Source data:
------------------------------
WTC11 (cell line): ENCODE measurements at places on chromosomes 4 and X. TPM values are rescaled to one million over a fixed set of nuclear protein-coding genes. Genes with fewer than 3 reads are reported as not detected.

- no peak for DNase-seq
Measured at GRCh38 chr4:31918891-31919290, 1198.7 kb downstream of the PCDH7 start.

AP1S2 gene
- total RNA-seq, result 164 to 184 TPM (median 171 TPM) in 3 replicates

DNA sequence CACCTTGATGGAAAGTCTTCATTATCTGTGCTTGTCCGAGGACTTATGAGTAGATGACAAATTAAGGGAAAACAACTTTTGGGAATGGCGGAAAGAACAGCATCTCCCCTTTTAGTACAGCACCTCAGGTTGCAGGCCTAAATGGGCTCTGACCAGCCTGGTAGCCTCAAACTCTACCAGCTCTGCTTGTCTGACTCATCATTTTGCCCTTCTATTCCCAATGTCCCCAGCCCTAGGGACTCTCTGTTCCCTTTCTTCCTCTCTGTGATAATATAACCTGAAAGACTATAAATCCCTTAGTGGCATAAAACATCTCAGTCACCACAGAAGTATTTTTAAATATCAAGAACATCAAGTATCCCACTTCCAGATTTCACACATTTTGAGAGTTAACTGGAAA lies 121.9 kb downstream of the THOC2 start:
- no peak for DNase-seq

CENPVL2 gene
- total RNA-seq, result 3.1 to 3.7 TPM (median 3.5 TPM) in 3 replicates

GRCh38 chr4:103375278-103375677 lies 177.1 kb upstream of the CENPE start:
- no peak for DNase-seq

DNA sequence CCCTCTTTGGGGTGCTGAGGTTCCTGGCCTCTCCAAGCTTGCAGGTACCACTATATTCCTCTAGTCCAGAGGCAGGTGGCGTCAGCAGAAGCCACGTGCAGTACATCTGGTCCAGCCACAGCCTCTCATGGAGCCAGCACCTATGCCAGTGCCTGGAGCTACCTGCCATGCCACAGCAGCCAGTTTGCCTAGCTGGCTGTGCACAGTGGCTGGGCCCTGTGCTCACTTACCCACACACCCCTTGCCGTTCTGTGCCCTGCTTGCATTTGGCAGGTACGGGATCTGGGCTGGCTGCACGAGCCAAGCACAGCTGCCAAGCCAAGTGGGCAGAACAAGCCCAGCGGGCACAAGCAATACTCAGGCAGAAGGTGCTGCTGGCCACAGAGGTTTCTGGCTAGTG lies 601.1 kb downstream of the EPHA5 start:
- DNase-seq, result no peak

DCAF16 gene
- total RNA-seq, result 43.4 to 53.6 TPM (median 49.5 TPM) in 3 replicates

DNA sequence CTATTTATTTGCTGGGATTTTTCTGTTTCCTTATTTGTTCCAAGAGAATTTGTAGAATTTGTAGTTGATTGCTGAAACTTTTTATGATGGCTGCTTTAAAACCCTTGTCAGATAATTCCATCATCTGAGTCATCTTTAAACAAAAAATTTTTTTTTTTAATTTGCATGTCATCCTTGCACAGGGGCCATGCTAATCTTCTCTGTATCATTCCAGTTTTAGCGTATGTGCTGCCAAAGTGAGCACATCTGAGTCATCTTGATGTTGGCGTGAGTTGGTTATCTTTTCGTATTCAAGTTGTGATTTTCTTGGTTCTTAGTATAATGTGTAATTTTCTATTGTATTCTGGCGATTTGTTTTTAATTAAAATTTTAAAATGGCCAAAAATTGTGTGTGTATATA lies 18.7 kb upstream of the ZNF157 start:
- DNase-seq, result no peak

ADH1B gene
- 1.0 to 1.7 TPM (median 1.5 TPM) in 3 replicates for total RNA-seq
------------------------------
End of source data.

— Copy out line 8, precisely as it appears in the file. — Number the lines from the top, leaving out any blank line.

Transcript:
CENPVL2 gene